THE acclaimed author behind children's novel The Gruffalo has warned that moves to cut school librarians in Scotland will lead to a "decline in literacy".

Julia Donaldson cautioned against a decision to remove the librarian at Oban High School, in Argyll and Bute, to budget constraints writing of her "dismay" after learning of the move from distressed pupils.

The pupils wrote to the author pleading with her to intervene prompting an open letter from the former Children's Laureate to Nicola Sturgeon, also know to be an avowed book lover.

Ms Donaldson asked the First Minister to persuade the council to reverse its decision on high school librarians

In the letter, she says she is worried that the case might set a precedent for the rest of Scotland.

She explains that since the outgoing "enterprising librarian" has lost her job, reading has decreased and there will be a reduction of trips to book festivals and other literary events.

The council is set to remove 10 librarians from schools in the region this February, despite protest from library campaigners and authors including Debi Gliori, James Robertson and Christopher Brookmyre.

Ms Donaldson writes: "It seems obvious that the result will be a decline in literacy.

"I feel sure that as the instigator of the First Minister’s Reading Challenge you are aware that reading broadens the mind and feeds the imagination, and that you would rather increase than decrease school pupils’ access to books and author visits and the caring and inspiring advice which a school librarian can provide.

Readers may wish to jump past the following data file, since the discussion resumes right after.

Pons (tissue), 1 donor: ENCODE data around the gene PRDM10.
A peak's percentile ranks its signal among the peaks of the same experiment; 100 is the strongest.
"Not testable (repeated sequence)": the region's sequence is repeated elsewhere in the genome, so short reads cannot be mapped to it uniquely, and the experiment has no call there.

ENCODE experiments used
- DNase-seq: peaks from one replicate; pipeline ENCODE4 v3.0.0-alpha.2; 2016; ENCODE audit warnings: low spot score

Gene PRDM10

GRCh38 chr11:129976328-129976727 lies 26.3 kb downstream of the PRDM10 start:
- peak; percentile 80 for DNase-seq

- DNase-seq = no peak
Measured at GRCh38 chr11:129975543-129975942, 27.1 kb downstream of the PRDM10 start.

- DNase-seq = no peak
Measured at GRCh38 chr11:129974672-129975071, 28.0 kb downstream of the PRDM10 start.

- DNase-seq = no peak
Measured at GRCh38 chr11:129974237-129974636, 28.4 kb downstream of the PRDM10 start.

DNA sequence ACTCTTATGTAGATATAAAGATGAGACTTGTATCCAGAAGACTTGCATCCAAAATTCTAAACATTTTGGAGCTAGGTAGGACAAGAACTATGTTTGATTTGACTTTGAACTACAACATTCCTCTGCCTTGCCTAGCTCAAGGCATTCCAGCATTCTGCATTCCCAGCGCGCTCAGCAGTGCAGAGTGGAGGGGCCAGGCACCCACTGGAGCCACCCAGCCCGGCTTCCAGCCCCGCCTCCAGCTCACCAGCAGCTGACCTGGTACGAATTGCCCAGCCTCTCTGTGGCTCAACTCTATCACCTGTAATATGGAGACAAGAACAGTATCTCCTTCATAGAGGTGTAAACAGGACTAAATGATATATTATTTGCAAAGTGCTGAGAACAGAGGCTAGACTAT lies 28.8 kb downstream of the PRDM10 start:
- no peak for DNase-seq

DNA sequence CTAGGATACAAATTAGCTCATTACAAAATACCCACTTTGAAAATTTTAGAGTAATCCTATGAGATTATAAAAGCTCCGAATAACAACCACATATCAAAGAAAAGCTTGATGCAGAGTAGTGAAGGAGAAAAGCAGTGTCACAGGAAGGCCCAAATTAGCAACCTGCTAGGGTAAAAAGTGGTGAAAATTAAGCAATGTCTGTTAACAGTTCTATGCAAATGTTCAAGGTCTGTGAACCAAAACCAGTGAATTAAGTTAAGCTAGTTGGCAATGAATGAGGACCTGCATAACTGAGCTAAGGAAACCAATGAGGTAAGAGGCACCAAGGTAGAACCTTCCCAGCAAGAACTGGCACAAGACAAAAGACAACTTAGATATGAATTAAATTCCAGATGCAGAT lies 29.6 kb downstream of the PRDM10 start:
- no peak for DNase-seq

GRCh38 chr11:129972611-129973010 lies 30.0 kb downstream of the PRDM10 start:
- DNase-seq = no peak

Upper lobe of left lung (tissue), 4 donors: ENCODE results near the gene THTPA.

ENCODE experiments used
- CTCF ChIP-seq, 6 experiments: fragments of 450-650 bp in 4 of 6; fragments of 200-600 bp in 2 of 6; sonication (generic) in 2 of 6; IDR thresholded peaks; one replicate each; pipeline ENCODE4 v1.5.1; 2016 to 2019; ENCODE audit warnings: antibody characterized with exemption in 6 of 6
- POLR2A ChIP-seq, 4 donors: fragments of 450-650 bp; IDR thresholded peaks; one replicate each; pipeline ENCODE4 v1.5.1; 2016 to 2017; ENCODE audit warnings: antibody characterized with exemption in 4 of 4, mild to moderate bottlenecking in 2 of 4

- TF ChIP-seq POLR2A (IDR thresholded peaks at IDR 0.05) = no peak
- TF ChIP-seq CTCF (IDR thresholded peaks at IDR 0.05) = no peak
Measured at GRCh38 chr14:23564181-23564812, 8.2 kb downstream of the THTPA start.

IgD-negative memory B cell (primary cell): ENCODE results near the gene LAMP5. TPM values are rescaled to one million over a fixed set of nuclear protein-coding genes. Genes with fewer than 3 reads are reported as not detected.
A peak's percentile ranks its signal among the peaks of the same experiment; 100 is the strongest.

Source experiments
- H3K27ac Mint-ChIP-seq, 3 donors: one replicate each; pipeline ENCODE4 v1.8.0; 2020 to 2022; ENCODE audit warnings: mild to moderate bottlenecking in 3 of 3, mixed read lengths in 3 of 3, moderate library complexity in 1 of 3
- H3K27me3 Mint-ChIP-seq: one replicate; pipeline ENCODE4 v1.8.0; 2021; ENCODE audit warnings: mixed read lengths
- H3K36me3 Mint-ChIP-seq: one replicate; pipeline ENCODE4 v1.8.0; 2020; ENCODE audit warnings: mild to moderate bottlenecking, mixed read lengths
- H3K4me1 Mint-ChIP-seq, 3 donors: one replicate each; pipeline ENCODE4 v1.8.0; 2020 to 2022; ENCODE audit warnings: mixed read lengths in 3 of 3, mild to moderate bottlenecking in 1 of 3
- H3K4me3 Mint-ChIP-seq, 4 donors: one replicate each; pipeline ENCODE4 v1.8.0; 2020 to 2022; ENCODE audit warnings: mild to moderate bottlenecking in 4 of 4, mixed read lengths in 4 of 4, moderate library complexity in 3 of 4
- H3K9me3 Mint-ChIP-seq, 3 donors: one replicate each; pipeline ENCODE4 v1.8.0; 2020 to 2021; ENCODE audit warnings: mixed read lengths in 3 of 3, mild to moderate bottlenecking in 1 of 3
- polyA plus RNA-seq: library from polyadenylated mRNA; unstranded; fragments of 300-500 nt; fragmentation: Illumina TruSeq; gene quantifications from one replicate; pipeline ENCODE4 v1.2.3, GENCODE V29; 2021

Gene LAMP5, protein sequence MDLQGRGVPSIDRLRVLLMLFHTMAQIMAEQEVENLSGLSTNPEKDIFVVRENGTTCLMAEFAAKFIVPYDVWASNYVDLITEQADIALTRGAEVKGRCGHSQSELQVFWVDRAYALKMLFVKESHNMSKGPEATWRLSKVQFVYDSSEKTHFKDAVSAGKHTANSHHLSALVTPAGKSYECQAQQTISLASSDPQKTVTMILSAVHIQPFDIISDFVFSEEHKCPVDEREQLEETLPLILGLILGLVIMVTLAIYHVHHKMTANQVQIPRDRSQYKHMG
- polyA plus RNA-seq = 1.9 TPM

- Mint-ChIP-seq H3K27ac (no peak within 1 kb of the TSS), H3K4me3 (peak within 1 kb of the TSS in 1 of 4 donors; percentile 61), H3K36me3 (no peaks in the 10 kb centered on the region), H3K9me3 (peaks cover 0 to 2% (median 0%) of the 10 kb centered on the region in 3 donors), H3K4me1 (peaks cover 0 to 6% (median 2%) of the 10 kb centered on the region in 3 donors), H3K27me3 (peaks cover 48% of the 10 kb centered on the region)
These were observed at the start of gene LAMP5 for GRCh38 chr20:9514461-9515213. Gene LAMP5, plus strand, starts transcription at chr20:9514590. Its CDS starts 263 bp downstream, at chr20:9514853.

"When I was on an Australian book tour recently, I attended a dinner for school dinner companions were almost incredulous when I told them that in the U.K. there were hardly any primary-school librarians and that many of those in secondary schools were losing their jobs."

She adds: "I am worried that the situation in Argyll and Bute might set a precedent for the rest of Scotland, and I would urge you to persuade the councillors to reverse their decision.

"With so many public libraries disappearing or being run by volunteers it is surely vital that children have access to books and to professional advice."

A spokeswoman for the council said that pupils will still have access to libraries.

She added: "Local arrangements will be made within schools to ensure pupils are supported to make use of school libraries or through the council’s public library services.

"The council would like to do everything that communities want us to but, to meet a significant funding gap, we have had to make savings of over £10m in 2016/17 alone.

"The budget decisions taken by the council have prioritised education and children’s services and served to save over 100 full time equivalent posts.

"The school librarians ceased their roles at the end of the school term but several have now been redeployed within the council."

Other writers are concerned by the library staff cuts.

Writing on his website, Barry Hutchinson, creator of Invisible Fiends, says: "Argyll & Bute’s decision to get rid of their school librarians – and, by extension, libraries – doesn’t just mean they’ve cut off access to books.

"It means they’ve deliberately narrowed the horizons of thousands of children currently studying in the area, and potentially hundreds of thousands to come.

"It means they’ve made the choice to put all school pupils in the area at a disadvantage when it comes to exams, college, university, and just making their way in the world."

The news has also concerned Theresa Breslin, the Carnegie Medal winning author and 2016 President of CILIPS, the Chartered Institute of Librarians and Information Professionals in Scotland.

She has written to ever councillor, saying: "I note also that Argyll and Bute is offering incentives to young families to become residents.

"Deleting posts which provide a key component of education undermines this initiative.

"School provision is a high priority when parents consider relocating.

"Argyll and Bute could become the only authority in Scotland failing to provide a dedicated library service within their secondary schools.

"Perhaps some of this money could be allocated to fund the posts?"